“Your last reason is so serious, that I am unwilling to oppose it. Yet you must remember, that your image of worshipping once a year in a certain place, in imitation of the jews, is but a comparison; and simile non est idem :' if the annual resort to Jerusalem was a duty to the jews, it was a duty because it was commanded; and you have no such command, therefore no such duty. It may be dangerous to receive too readily, and indulge too fondly, opinions, from which, perhaps, no pious mind is wholly disengaged, of local sanctity and local devotion. You know what strange effects they have produced over a great part of the christian world. I am now writing, and you, when you read this, are reading under the eye of Omnipresence.
“ To what degree fancy is to be admitted into religious offices, it would require much deliberation to determine. I am far from intending totally to exclude it. Fancy is a faculty bestowed by our Creator, and it is reasonable that all his gifts should be used to his glory, that all our faculties should co-operate in his worship; but they are to cooperate according to the will of him that gave them, according to the order which his wisdom has established. As ceremonies prudential or convenient are less obligatory than positive ordinances, as bodily worship is only the token to others or ourselves of mental adoration, so fancy is always to act in subordination to reason. take fancy for a companion, but must follow reason as our guide. We may allow fancy to suggest certain ideas in certain places; but reason must always be heard, when she tells us, that those ideas and those places have no natural or necessary relation. When we enter a church we habitually recall to mind the duty of adoration, but we must not omit adoration for want of a temple; because we know, and ought to remember, that the Universal Lord is everywhere present; and that, therefore, to come to Jona", or to Jerusalem, though it may be useful, cannot be necessary.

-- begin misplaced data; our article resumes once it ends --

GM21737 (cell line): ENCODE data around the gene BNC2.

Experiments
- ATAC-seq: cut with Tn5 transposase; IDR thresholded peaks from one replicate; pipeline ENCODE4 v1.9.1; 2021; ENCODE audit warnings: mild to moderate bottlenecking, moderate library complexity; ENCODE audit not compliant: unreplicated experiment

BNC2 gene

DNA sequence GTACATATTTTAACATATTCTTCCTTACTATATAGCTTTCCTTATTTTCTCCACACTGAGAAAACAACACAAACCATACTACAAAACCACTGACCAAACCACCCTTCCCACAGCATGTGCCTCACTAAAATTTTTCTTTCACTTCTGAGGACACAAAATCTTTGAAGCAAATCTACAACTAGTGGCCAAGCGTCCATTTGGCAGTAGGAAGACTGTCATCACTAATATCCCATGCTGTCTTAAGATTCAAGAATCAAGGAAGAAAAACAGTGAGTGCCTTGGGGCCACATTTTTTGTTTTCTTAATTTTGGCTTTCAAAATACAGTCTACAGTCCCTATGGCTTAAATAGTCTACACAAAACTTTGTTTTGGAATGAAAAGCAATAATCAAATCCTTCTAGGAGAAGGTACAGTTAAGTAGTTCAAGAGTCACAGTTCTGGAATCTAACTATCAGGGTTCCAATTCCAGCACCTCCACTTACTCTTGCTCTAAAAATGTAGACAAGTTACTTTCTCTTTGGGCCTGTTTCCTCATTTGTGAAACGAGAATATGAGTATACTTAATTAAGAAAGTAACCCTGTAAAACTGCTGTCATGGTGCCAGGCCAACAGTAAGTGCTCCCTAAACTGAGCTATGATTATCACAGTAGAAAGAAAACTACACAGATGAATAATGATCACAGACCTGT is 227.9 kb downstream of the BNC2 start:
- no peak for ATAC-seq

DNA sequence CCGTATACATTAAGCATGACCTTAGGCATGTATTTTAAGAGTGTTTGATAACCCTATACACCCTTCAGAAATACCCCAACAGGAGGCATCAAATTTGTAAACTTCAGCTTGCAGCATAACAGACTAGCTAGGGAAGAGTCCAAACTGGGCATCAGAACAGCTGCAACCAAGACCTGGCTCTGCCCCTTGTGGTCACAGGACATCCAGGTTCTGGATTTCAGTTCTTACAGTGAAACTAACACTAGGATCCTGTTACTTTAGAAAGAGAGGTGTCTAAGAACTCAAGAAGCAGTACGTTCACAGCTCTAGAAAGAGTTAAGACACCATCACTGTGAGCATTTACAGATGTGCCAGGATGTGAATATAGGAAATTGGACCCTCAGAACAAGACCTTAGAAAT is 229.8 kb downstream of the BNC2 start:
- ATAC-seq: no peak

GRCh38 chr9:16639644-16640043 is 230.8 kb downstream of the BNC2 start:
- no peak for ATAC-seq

“Thus I have answered your letter, and have not answered it negligently. I love you too well to be careless when you are serious.
“I think I shall be very diligent next week about our travels, which I have too long neglected. I am, dear sir,
"Your most, etc.
“ SAM. JOHNSON. “Compliments to 'madam and miss."
All the editions have Jona; but Johnson most probably alluded to Iona, which place would readily suggest itself to his mind when writing to Boswell on this particular effect produced on the mind by locality. We are persuaded that his magnificent meditation amidst the ruins of luna is too familiar to our readers to need more than this brief reference to recall it to their memory. We must, however, pause to point out the sound advice given in the above letter, on a subject on which those who are scantily acquainted with Johnson's cha. racter imagine he entertained delusive opinions. See Idler, No. 33, and note ; and Rasselas, vol. i. p. 225; and Travels, vol. ix. p. 145.-Ed.
TO THE SAME.
“DEAR SIR, -The lady who delivers this has a lawsuit, in which she desires to make use of your skill and eloquence, and she seems to think that she shall have something more of both for a recommendation from me; which, though I know how little you want any external incitement to your duty, I could not refuse her, because I know that at least it will not hurt her, to tell you that I wish her well.
“ Sam. JOHNSON.
May 10, 1774.”
MR. BOSWELL TO DR. JOHNSON.
Edinburgh, May 12, 1774. “LORD HAILES bas begged of me to offer you his best respects, and to transmit to you specimens of Annals of Scotland, from the Accéssion of Malcolm Kenmore to the Death of James V. in drawing up which, his lordship has been engaged for some time. His lordship writes to me thus: “If I could procure Dr. Johnson's criticisms, they would be of great use to me in the prosecution of my work, as they would be judicious and true. I have no right to ask that favour of him. If you could, it would highly oblige me.'
“ Dr. Blair requests you may be assured that he did not write to London what you said to him, and that neither by word nor letter has he made the least complaint of you; but, on the contrary, has a high respect for you, and loves you much more since he saw you in Scotland. It would both divert and please you to see his eagerness about this matter.”